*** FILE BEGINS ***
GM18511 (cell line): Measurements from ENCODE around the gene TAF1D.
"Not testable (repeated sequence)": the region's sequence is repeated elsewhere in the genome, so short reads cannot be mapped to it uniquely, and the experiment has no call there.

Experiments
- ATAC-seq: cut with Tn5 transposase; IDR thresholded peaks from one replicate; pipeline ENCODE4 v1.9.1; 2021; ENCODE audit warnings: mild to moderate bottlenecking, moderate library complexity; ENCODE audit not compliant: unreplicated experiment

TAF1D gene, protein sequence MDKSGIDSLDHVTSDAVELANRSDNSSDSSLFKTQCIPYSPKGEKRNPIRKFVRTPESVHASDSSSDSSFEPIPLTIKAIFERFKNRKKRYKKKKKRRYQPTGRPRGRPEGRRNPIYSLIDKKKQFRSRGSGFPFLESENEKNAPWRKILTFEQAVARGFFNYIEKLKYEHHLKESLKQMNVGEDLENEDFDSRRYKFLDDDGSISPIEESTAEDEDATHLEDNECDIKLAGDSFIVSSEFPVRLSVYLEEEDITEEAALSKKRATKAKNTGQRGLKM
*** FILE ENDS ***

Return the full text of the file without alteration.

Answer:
GM18511 (cell line): Measurements from ENCODE around the gene TAF1D.
"Not testable (repeated sequence)": the region's sequence is repeated elsewhere in the genome, so short reads cannot be mapped to it uniquely, and the experiment has no call there.

Experiments
- ATAC-seq: cut with Tn5 transposase; IDR thresholded peaks from one replicate; pipeline ENCODE4 v1.9.1; 2021; ENCODE audit warnings: mild to moderate bottlenecking, moderate library complexity; ENCODE audit not compliant: unreplicated experiment

TAF1D gene, protein sequence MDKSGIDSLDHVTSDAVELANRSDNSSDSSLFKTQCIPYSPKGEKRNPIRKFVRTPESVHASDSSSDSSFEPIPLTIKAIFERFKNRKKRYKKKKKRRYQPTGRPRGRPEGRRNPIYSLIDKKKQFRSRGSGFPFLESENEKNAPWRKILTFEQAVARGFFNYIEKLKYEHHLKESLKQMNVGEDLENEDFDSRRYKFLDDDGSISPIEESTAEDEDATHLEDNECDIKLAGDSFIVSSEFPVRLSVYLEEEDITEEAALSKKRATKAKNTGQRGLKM